Fay Mound, UnitingCare Australia

Feedback on the NDIS Code of Conduct:

UnitingCare Australia is supportive of the introduction of a Code of Conduct for the National Disability Insurance Scheme and we provide the following feedback on the document:

1.1 Why we need an NDIS Code of Conduct:
For clarity the link between the Code of Conduct and the NDIS Quality and Safeguard Framework must be clearly articulated.

1.3 Who will be covered by the NDIS Code of Conduct:
To ensure a universally consistent approach to quality and safety for all stakeholders, the Code of Conduct should also:
• apply to the National Disability Insurance Agency
• cover the responsibilities of NDIS participants. For example, for providers and workers to deliver quality support in a “safe and ethical manner with care and skill” participants must provide adequate information and show appropriate respect.
The Code of Conduct states that it applies to all providers and workers who are funded under the NDIS, regardless of whether they are registered, or whether they receive funding through individual plans or contract services. However, nowhere is there any detail as to how unregistered, private providers will be held accountable, or how any consequences of non-compliance will, or can, be applied to these providers.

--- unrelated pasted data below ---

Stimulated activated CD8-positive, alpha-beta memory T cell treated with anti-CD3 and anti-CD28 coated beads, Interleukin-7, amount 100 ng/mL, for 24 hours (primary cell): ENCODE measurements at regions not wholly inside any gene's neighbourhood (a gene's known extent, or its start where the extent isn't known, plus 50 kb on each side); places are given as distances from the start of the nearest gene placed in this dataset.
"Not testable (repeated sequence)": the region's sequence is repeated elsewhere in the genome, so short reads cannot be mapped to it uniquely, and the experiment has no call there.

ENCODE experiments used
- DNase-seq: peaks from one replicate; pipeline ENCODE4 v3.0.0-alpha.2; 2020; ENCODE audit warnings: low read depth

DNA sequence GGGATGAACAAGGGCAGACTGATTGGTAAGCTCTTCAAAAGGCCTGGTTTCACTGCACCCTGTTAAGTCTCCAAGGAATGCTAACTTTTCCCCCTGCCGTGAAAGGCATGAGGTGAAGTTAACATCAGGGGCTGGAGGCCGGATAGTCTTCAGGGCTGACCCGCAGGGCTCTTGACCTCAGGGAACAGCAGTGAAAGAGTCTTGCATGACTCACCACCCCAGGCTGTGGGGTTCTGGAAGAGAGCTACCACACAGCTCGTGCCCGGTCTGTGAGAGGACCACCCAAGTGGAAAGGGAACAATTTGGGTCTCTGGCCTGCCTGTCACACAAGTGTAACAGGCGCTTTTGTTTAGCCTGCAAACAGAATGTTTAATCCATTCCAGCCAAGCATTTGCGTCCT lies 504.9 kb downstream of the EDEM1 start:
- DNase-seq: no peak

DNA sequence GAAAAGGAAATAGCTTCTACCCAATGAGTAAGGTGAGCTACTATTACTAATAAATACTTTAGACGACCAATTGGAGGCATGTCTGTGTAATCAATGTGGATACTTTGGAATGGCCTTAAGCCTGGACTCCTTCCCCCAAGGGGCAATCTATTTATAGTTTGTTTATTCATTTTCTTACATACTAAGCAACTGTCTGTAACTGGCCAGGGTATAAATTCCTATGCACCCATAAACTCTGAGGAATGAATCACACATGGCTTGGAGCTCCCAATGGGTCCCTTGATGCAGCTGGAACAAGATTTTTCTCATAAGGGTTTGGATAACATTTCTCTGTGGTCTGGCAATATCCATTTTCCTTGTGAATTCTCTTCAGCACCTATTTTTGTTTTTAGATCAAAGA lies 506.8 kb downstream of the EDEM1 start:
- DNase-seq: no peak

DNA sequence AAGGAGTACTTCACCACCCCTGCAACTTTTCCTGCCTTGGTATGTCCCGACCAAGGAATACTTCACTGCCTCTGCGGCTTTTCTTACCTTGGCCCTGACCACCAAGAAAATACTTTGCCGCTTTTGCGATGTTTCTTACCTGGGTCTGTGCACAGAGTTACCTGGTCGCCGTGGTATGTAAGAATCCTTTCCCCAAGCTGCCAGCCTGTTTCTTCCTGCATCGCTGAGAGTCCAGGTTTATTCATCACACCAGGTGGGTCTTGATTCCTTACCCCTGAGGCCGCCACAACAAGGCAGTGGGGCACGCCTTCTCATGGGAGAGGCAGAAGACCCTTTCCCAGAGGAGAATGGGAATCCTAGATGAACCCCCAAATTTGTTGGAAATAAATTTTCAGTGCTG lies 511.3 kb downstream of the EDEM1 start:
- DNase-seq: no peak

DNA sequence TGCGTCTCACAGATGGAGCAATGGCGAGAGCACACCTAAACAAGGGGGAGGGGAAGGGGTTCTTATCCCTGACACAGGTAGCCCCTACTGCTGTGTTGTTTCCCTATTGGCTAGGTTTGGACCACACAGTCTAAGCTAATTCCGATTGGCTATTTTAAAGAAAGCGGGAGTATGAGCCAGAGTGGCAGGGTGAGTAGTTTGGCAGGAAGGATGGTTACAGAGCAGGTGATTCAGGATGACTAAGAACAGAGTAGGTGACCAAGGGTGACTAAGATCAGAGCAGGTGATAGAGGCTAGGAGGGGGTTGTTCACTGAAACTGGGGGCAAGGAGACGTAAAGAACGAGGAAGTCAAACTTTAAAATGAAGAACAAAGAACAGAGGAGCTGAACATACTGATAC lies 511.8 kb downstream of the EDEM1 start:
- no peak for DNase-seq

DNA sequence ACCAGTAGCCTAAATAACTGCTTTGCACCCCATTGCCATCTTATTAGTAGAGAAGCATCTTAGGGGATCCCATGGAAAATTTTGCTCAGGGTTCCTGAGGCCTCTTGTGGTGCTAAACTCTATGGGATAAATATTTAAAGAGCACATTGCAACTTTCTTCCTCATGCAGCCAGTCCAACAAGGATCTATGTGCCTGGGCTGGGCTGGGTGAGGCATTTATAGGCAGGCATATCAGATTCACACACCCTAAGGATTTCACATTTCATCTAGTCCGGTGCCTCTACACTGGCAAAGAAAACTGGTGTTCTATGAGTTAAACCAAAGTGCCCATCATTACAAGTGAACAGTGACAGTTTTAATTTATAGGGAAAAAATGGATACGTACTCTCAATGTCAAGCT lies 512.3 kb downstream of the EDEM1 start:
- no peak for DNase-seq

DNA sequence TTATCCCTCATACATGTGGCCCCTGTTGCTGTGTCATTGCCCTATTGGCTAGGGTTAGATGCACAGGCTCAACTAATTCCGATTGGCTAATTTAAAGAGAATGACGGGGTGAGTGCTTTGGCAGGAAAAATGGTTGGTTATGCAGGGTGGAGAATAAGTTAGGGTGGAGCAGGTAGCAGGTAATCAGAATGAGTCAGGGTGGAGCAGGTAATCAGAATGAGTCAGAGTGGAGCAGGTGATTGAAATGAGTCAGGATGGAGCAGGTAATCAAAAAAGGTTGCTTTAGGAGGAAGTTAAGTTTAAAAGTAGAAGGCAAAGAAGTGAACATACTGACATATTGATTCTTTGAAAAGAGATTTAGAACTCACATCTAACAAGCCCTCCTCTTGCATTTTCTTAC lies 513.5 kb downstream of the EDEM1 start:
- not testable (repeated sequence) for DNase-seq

The document does not indicate where the responsibility lies for promoting the Code and providing ongoing awareness. This is particularly relevant to unregistered providers and their workers, as well as workers who are directly hired by participants.

2.3 Act with integrity, honesty and transparency:
The Code states that providers and workers must not ask for, or accept, money or gifts from participants or other clients, including carers, that will benefit the worker directly or indirectly. It will be important for the clause to be clearer about how “material benefit” is defined, as it would not be appropriate for a Code such as this to result in people with disabilities not being able to, for example, give a birthday or Christmas gift to staff. While this may not be an intended consequence of such a clause, it could be open to be interpreted as such if “material benefit” is not more clearly defined.

2.4 Provide supports in a safe and ethical manner with care and skill:
The Code states “when a person with disability seeks supports, they expect providers and workers to have expertise in providing the relevant services. It is essential that providers and workers maintain competence in their field and recognise the limits of their competence”.
We note that while there is a clear need to ensure a competent and capable workforce, care must be taken not to over-professionalise the sector, particularly in the areas of support. People with disabilities are increasingly seeking staff that match their age, culture, interests etc. rather than specific qualifications. Any Code of Conduct needs to safeguard the right for people with disabilities to choose support people well matched to themselves and their needs.